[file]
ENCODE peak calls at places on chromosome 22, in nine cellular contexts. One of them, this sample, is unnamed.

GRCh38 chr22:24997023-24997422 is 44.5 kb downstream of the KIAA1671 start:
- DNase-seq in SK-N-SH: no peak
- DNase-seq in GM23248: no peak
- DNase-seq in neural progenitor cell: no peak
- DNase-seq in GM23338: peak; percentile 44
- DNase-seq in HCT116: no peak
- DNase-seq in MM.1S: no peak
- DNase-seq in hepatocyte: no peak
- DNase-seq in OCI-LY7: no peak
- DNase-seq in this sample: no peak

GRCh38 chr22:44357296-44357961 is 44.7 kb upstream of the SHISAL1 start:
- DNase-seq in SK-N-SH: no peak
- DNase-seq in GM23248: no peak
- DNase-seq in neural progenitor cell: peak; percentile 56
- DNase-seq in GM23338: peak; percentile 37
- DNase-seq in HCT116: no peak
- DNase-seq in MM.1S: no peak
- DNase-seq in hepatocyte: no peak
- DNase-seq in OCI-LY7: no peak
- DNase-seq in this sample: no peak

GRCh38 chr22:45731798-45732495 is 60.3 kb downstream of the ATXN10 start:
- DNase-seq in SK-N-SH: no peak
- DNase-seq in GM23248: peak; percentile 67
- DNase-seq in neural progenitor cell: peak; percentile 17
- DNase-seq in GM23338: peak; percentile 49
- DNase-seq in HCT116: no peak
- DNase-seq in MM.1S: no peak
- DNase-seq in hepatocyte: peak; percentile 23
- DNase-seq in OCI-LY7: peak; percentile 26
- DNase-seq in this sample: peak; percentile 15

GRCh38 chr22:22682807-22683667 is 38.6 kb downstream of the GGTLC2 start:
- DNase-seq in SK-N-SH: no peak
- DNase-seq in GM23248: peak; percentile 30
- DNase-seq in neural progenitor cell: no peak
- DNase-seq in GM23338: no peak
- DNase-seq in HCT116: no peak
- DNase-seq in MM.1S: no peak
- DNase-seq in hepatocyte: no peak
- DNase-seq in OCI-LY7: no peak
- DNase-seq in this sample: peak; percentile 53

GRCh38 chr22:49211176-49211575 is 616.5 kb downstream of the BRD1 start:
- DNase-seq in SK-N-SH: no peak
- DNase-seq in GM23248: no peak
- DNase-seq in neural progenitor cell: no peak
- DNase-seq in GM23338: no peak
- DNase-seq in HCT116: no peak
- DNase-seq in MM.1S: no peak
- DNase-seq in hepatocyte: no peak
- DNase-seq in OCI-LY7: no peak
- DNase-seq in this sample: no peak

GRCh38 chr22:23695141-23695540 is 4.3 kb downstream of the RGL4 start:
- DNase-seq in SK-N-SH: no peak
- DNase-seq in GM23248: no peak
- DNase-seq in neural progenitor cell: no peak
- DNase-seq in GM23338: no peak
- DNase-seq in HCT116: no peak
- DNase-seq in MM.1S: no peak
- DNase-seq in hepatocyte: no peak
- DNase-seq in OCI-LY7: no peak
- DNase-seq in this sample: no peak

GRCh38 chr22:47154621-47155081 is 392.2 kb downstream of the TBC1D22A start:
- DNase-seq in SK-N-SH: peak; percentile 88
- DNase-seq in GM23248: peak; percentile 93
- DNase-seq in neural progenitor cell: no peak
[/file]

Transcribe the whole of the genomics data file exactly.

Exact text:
ENCODE peak calls at places on chromosome 22, in nine cellular contexts. One of them, this sample, is unnamed.

GRCh38 chr22:24997023-24997422 is 44.5 kb downstream of the KIAA1671 start:
- DNase-seq in SK-N-SH: no peak
- DNase-seq in GM23248: no peak
- DNase-seq in neural progenitor cell: no peak
- DNase-seq in GM23338: peak; percentile 44
- DNase-seq in HCT116: no peak
- DNase-seq in MM.1S: no peak
- DNase-seq in hepatocyte: no peak
- DNase-seq in OCI-LY7: no peak
- DNase-seq in this sample: no peak

GRCh38 chr22:44357296-44357961 is 44.7 kb upstream of the SHISAL1 start:
- DNase-seq in SK-N-SH: no peak
- DNase-seq in GM23248: no peak
- DNase-seq in neural progenitor cell: peak; percentile 56
- DNase-seq in GM23338: peak; percentile 37
- DNase-seq in HCT116: no peak
- DNase-seq in MM.1S: no peak
- DNase-seq in hepatocyte: no peak
- DNase-seq in OCI-LY7: no peak
- DNase-seq in this sample: no peak

GRCh38 chr22:45731798-45732495 is 60.3 kb downstream of the ATXN10 start:
- DNase-seq in SK-N-SH: no peak
- DNase-seq in GM23248: peak; percentile 67
- DNase-seq in neural progenitor cell: peak; percentile 17
- DNase-seq in GM23338: peak; percentile 49
- DNase-seq in HCT116: no peak
- DNase-seq in MM.1S: no peak
- DNase-seq in hepatocyte: peak; percentile 23
- DNase-seq in OCI-LY7: peak; percentile 26
- DNase-seq in this sample: peak; percentile 15

GRCh38 chr22:22682807-22683667 is 38.6 kb downstream of the GGTLC2 start:
- DNase-seq in SK-N-SH: no peak
- DNase-seq in GM23248: peak; percentile 30
- DNase-seq in neural progenitor cell: no peak
- DNase-seq in GM23338: no peak
- DNase-seq in HCT116: no peak
- DNase-seq in MM.1S: no peak
- DNase-seq in hepatocyte: no peak
- DNase-seq in OCI-LY7: no peak
- DNase-seq in this sample: peak; percentile 53

GRCh38 chr22:49211176-49211575 is 616.5 kb downstream of the BRD1 start:
- DNase-seq in SK-N-SH: no peak
- DNase-seq in GM23248: no peak
- DNase-seq in neural progenitor cell: no peak
- DNase-seq in GM23338: no peak
- DNase-seq in HCT116: no peak
- DNase-seq in MM.1S: no peak
- DNase-seq in hepatocyte: no peak
- DNase-seq in OCI-LY7: no peak
- DNase-seq in this sample: no peak

GRCh38 chr22:23695141-23695540 is 4.3 kb downstream of the RGL4 start:
- DNase-seq in SK-N-SH: no peak
- DNase-seq in GM23248: no peak
- DNase-seq in neural progenitor cell: no peak
- DNase-seq in GM23338: no peak
- DNase-seq in HCT116: no peak
- DNase-seq in MM.1S: no peak
- DNase-seq in hepatocyte: no peak
- DNase-seq in OCI-LY7: no peak
- DNase-seq in this sample: no peak

GRCh38 chr22:47154621-47155081 is 392.2 kb downstream of the TBC1D22A start:
- DNase-seq in SK-N-SH: peak; percentile 88
- DNase-seq in GM23248: peak; percentile 93
- DNase-seq in neural progenitor cell: no peak